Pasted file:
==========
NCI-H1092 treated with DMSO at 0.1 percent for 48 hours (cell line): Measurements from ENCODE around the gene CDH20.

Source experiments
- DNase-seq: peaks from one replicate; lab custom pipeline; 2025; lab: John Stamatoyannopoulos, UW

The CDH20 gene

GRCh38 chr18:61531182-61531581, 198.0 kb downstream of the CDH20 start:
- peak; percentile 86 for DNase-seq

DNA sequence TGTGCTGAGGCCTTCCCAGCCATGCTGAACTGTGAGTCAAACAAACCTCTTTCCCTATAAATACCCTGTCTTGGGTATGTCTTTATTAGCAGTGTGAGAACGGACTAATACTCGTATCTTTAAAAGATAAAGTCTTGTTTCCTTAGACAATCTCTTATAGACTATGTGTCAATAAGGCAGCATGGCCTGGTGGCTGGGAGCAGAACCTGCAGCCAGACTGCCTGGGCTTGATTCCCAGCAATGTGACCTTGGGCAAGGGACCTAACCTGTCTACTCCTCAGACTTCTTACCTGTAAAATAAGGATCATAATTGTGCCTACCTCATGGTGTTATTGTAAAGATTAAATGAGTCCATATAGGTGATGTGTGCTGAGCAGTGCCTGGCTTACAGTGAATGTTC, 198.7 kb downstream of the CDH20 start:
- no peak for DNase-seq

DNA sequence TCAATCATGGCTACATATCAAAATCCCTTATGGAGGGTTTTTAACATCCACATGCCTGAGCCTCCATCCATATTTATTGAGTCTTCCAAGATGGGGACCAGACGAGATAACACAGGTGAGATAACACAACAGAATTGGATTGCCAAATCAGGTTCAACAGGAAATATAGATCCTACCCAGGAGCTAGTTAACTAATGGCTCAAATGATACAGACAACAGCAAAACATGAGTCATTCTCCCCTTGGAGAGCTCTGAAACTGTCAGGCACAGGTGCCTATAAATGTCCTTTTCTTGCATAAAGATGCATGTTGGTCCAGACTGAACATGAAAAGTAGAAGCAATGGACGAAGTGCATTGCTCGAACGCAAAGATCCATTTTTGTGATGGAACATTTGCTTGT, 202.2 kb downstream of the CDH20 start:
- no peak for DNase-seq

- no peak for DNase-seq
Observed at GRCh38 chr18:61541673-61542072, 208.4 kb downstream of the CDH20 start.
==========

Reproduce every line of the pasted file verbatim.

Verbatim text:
NCI-H1092 treated with DMSO at 0.1 percent for 48 hours (cell line): Measurements from ENCODE around the gene CDH20.

Source experiments
- DNase-seq: peaks from one replicate; lab custom pipeline; 2025; lab: John Stamatoyannopoulos, UW

The CDH20 gene

GRCh38 chr18:61531182-61531581, 198.0 kb downstream of the CDH20 start:
- peak; percentile 86 for DNase-seq

DNA sequence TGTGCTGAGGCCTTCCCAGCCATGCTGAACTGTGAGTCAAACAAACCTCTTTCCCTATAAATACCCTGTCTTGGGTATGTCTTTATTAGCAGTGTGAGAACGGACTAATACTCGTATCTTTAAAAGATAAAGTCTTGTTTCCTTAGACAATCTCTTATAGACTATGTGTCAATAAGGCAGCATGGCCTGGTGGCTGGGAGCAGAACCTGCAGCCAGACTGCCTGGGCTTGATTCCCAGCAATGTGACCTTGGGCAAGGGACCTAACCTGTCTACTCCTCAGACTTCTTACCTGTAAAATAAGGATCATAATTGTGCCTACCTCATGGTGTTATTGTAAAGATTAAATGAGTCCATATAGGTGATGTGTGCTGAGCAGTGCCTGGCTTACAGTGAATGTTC, 198.7 kb downstream of the CDH20 start:
- no peak for DNase-seq

DNA sequence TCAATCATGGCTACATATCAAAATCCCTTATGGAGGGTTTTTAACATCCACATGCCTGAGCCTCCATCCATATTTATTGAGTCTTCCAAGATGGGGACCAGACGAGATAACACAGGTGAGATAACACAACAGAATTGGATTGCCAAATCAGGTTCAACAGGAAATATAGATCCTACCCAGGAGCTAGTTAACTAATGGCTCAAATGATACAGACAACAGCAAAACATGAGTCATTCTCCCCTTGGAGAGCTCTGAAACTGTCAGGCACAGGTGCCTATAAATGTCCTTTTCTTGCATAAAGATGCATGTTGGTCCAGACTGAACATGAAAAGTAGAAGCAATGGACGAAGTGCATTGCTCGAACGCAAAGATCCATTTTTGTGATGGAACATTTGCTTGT, 202.2 kb downstream of the CDH20 start:
- no peak for DNase-seq

- no peak for DNase-seq
Observed at GRCh38 chr18:61541673-61542072, 208.4 kb downstream of the CDH20 start.